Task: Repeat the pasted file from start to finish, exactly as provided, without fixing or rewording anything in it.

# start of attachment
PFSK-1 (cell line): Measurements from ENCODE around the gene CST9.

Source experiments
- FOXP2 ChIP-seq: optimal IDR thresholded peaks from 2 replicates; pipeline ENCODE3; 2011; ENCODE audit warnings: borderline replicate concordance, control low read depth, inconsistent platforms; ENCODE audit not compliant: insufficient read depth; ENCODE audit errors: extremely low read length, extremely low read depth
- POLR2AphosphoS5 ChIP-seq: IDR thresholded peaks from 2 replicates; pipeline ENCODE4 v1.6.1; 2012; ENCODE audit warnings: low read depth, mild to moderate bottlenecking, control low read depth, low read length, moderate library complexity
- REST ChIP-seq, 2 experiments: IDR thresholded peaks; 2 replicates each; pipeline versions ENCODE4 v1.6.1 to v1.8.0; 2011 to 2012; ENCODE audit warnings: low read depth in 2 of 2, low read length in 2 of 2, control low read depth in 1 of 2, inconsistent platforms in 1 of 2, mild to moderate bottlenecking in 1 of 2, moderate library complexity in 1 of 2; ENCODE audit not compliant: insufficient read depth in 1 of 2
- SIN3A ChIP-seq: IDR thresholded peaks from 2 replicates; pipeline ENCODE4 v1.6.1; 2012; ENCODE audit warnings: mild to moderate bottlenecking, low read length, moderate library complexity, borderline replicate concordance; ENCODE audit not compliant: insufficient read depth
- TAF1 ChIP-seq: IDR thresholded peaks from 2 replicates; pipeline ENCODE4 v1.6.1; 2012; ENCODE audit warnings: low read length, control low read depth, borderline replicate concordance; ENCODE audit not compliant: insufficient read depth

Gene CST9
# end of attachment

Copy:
PFSK-1 (cell line): Measurements from ENCODE around the gene CST9.

Source experiments
- FOXP2 ChIP-seq: optimal IDR thresholded peaks from 2 replicates; pipeline ENCODE3; 2011; ENCODE audit warnings: borderline replicate concordance, control low read depth, inconsistent platforms; ENCODE audit not compliant: insufficient read depth; ENCODE audit errors: extremely low read length, extremely low read depth
- POLR2AphosphoS5 ChIP-seq: IDR thresholded peaks from 2 replicates; pipeline ENCODE4 v1.6.1; 2012; ENCODE audit warnings: low read depth, mild to moderate bottlenecking, control low read depth, low read length, moderate library complexity
- REST ChIP-seq, 2 experiments: IDR thresholded peaks; 2 replicates each; pipeline versions ENCODE4 v1.6.1 to v1.8.0; 2011 to 2012; ENCODE audit warnings: low read depth in 2 of 2, low read length in 2 of 2, control low read depth in 1 of 2, inconsistent platforms in 1 of 2, mild to moderate bottlenecking in 1 of 2, moderate library complexity in 1 of 2; ENCODE audit not compliant: insufficient read depth in 1 of 2
- SIN3A ChIP-seq: IDR thresholded peaks from 2 replicates; pipeline ENCODE4 v1.6.1; 2012; ENCODE audit warnings: mild to moderate bottlenecking, low read length, moderate library complexity, borderline replicate concordance; ENCODE audit not compliant: insufficient read depth
- TAF1 ChIP-seq: IDR thresholded peaks from 2 replicates; pipeline ENCODE4 v1.6.1; 2012; ENCODE audit warnings: low read length, control low read depth, borderline replicate concordance; ENCODE audit not compliant: insufficient read depth

Gene CST9